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Stop the IdHTTP.Post stream upload without closing the connection
#1
Hi

Let's see if I can phrase my question well enough.
I use TIdHttp.Post (and Patch) requests to upload a source stream, like

Code:
fHTTP.Patch(URL, InputStream);

Is there some way to interrupt the uploading of the stream, as if the data has ended, but without raising exceptions and closing the connections?

I am migrating some Java code that deals with a tus server. And one of the methods seems to do exactly the above. It make a patch request, uploads a stream, but it also has the option to stop the upload. When it is stopped, the client stops uploading the stream, but afterwards still reads the response from the server over the same connection. That response contains information about the data uploaded.

Looking at the code I could not find a clever solution. The uploading of the stream is called by TIdCustomHTTP.ConnectToHost and handled inside TIdIOHandler.Write and WriteDirect. But I didn't see how it can be interrupted midway without raising an exception, which then closes the connection.

Using Delphi 10.1 with Indy that comes with it.

Thanks.
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#2
(01-24-2019, 07:16 PM)vladimir Wrote: Is there some way to interrupt the uploading of the stream, as if the data has ended, but without raising exceptions and closing the connections?

No, there is not.

(01-24-2019, 07:16 PM)vladimir Wrote: I am migrating some Java code that deals with a tus server. And one of the methods seems to do exactly the above. It make a patch request, uploads a stream, but it also has the option to stop the upload. When it is stopped, the client stops uploading the stream, but afterwards still reads the response from the server over the same connection. That response contains information about the data uploaded.

In standard HTTP, an HTTP server cannot send a response until the request is finished (unless an error occurs, then a response can be sent sooner). The only way an HTTP client can stop a request prematurely without breaking the connection is if the client is sending an HTTP 1.1 request that contains body data encoded in the 'chunked' transfer encoding, and simply stops sending chunks, sending a 0-length chunk to end the body. HTTP 1.1 allows this for requests, but TIdHTTP does not currently support sending chunked requests, only reading chunked responses.

However, tus is not using standard HTTP as-is. It defines its own protocol on top of HTTP to handle partial and resumable uploads beyond what HTTP provides (by utilizing a custom application/offset+octet-stream media format for the Content-Type header, and custom Upload-Offset and Upload-Length headers). It does not utilize HTTP's 'chunked' feature.

The actual tus protocol is defined on the tus website:

resumable upload protocol

Based on what I see in that protocol spec, the only provision I see for stopping an upload in progress is the following:

Quote:The tus protocol is built upon the principles of simple pausing and resuming. In order to pause an upload you are allowed to end the current open request. The Server will store the uploaded data as long as no violations against other constraints (e.g. checksums) or internal errors occur.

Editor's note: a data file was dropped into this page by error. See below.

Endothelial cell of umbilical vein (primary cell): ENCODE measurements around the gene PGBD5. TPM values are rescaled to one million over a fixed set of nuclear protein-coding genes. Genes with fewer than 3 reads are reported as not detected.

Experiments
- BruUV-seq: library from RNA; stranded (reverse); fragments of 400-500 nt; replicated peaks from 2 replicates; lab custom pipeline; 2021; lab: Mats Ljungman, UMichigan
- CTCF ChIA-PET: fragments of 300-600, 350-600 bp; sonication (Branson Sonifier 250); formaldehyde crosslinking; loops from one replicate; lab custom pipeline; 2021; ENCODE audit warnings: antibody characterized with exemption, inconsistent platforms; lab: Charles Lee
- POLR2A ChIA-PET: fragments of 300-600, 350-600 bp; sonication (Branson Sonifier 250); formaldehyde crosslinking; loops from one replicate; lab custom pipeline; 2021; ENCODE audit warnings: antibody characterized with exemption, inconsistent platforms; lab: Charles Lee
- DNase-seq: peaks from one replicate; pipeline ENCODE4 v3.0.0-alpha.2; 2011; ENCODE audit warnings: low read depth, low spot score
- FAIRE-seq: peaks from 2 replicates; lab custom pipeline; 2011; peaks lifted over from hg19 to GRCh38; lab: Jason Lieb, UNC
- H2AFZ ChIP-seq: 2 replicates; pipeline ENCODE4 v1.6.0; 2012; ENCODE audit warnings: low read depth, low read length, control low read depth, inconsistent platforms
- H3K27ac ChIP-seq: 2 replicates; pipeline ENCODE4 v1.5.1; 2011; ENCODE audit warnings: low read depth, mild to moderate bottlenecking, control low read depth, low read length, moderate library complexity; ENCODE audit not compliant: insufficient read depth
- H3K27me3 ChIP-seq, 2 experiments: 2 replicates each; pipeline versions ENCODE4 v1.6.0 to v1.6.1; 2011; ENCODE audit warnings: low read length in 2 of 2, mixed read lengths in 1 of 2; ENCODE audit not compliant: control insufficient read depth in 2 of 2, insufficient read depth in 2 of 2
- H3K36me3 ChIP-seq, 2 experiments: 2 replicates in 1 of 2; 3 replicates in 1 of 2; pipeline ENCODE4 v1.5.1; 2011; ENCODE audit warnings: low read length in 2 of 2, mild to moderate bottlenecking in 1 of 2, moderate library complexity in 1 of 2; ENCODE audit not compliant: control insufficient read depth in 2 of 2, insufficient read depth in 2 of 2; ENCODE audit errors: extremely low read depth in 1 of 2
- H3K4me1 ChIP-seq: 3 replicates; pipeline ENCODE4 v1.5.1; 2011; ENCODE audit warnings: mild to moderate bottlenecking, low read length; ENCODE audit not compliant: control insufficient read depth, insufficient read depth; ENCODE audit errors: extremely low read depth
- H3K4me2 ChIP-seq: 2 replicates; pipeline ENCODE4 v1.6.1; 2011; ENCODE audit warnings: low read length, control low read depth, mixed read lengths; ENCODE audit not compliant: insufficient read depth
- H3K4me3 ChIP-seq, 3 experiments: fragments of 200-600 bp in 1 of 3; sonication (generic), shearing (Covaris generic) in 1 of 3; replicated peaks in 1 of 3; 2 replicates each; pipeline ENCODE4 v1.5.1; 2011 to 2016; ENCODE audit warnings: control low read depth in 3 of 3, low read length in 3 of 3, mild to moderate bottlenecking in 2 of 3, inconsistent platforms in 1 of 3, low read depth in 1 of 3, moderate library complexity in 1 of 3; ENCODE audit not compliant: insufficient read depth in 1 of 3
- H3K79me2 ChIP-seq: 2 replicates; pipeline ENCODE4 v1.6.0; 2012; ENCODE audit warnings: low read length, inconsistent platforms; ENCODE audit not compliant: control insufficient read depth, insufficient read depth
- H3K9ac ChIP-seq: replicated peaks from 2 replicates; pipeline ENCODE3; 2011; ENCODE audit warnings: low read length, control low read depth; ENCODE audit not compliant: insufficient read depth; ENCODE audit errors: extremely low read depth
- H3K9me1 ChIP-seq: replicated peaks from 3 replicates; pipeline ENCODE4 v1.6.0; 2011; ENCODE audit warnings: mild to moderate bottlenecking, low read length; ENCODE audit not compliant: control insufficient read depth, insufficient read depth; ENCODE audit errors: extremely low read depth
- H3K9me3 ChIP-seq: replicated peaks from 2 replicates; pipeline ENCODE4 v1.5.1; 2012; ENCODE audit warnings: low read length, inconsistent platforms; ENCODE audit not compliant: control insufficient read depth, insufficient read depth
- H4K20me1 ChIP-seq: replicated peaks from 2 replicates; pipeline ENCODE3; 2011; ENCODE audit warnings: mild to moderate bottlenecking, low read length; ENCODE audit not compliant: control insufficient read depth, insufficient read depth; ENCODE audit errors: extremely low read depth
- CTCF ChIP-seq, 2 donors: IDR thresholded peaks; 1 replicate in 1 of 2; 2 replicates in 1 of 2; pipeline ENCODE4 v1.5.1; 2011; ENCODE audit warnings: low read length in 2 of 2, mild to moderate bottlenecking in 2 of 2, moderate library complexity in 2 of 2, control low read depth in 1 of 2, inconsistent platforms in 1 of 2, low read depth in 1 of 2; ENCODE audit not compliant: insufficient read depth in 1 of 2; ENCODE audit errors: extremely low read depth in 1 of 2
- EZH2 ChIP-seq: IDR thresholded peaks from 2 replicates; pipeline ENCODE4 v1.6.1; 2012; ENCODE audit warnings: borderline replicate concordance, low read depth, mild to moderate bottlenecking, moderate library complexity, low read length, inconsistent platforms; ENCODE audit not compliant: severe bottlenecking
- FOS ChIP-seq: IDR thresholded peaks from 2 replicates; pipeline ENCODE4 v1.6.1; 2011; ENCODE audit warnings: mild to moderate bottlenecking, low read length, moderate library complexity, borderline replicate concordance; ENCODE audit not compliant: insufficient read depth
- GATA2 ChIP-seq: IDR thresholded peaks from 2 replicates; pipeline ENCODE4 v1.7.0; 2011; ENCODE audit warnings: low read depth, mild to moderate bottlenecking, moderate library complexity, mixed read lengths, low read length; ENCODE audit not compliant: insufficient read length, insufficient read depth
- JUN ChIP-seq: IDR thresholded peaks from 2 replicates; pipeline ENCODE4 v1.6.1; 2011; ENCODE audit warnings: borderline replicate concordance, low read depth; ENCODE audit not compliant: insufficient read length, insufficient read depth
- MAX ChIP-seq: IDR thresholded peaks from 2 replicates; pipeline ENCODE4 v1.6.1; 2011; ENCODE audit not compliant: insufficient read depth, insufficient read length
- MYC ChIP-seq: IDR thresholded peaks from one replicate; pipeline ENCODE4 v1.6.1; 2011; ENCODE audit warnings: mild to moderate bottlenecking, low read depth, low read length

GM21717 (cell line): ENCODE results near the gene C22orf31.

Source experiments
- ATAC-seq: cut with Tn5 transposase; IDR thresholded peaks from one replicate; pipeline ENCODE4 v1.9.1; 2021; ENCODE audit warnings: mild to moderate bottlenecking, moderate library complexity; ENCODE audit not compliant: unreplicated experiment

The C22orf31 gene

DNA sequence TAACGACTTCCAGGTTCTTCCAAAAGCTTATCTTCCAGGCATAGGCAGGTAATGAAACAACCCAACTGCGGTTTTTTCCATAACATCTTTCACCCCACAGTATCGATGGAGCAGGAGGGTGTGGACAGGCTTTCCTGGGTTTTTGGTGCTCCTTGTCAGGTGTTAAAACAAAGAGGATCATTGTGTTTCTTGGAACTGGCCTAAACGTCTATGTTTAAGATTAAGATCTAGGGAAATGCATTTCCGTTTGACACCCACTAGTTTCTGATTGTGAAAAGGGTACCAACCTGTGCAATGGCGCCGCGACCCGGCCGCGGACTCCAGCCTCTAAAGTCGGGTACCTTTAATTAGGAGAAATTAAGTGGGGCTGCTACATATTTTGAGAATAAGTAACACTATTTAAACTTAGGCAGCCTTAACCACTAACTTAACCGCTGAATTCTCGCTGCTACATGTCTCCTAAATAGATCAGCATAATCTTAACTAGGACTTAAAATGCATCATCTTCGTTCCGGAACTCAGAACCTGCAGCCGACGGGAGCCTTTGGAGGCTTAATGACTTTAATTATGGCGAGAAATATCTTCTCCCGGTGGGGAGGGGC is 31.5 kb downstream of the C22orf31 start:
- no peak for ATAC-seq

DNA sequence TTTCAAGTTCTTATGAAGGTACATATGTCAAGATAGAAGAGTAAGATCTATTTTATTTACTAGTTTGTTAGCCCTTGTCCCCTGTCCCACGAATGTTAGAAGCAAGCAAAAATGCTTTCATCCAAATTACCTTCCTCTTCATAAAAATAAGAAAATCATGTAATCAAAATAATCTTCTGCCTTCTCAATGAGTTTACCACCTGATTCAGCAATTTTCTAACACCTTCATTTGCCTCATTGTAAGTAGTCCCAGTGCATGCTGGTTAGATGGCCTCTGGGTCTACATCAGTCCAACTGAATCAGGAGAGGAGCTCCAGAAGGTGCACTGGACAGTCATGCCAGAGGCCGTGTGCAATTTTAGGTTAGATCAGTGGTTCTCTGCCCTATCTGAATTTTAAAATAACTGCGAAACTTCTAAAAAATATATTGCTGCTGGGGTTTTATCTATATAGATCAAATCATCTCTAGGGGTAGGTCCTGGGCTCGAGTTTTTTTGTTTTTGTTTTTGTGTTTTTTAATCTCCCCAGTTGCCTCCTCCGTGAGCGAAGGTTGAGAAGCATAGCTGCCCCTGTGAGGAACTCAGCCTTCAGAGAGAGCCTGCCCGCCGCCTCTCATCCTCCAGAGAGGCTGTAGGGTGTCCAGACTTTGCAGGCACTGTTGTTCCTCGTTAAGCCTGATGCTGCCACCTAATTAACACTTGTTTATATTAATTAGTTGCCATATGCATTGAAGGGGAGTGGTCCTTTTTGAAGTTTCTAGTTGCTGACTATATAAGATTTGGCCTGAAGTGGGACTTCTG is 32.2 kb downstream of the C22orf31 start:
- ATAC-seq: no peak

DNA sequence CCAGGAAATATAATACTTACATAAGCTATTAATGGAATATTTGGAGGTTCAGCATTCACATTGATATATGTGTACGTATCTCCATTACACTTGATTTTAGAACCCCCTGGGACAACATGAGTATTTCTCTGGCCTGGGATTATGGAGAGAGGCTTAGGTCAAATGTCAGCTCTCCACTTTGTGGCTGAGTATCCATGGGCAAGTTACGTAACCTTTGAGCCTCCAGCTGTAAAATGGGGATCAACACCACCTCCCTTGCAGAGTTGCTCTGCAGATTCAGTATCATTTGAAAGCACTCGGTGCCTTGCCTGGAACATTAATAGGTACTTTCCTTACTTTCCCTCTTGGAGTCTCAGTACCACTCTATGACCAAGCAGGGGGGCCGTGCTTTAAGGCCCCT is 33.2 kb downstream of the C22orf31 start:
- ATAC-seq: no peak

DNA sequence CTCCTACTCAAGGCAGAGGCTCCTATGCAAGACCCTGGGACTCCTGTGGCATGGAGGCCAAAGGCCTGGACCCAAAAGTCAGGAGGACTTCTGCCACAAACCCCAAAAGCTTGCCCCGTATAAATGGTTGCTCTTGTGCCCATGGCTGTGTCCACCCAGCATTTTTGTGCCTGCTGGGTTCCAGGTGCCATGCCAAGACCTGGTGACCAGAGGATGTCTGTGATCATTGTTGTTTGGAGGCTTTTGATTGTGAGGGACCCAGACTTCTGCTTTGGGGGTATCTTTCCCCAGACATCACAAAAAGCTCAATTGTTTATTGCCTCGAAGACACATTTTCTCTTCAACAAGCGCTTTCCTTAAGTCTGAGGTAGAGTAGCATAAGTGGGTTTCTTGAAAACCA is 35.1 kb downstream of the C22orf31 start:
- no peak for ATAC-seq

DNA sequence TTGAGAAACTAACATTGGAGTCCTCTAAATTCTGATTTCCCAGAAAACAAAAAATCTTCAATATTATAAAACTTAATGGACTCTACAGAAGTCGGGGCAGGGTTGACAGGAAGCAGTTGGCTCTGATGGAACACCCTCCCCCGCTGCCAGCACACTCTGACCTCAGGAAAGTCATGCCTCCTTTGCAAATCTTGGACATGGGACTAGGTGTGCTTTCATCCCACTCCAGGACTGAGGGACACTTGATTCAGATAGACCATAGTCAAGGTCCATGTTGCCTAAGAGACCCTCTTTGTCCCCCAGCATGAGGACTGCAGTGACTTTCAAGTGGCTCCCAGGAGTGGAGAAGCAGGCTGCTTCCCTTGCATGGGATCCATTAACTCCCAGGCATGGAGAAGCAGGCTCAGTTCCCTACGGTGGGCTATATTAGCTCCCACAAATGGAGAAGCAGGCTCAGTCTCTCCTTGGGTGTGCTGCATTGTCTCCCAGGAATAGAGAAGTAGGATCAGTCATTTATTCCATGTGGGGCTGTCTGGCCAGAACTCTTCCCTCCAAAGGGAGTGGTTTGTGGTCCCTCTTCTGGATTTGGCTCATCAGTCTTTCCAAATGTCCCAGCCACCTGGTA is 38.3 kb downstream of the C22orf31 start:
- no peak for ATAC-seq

But, it does not say HOW to "end the current open request" exactly. The only way HTTP allows ending a request prematurely is to close the connection, unless 'chunked' is being used for the body data.

Otherwise, the tus protocol does allow an upload to be broken up into smaller pieces, each one sent with its own PATCH request:

Quote:The Client SHOULD send all the remaining bytes of an upload in a single PATCH request, but MAY also use multiple small requests successively for scenarios where this is desirable. One example for these situations is when the Checksum extension is used.

So, maybe your Java client is simply doing that, and ends the "current" PATCH request normally when requested to stop uploading.

Another possibility is for a tus client to simply stop sending without actually ending the request, letting the server timeout on its end.

Quote:Both, Client and Server, SHOULD attempt to detect and handle network errors predictably. They MAY do so by checking for read/write socket errors, as well as setting read/write timeouts. A timeout SHOULD be handled by closing the underlying connection.

A tus server is required to store whatever data it receives, even if errors occur. If the client intentially causes a timeout, the connection is still open, and maybe the server sends a (failed) response before closing the connection on its end.

Who knows what your Java client is actually doing. You will just have to study its source code, or sniff its HTTP traffic, and see for yourself.

(01-24-2019, 07:16 PM)vladimir Wrote: Looking at the code I could not find a clever solution. The uploading of the stream is called by TIdCustomHTTP.ConnectToHost and handled inside TIdIOHandler.Write and WriteDirect. But I didn't see how it can be interrupted midway without raising an exception, which then closes the connection.

Correct. There is currently no supported option to interrupt an upload in progress without breaking the connection. If TIdHTTP does not suit your needs, you can always use TIdTCPClient instead, and then you have full control to implement the HTTP and tus protocols however you want.

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#3
Thanks for the confirmation.
I expected that it was not possible with the current implementation. I also considered writing a custom client based on TCP, but it was not worth it for the current usage. Maybe I will make a custom IOHandler when the need comes.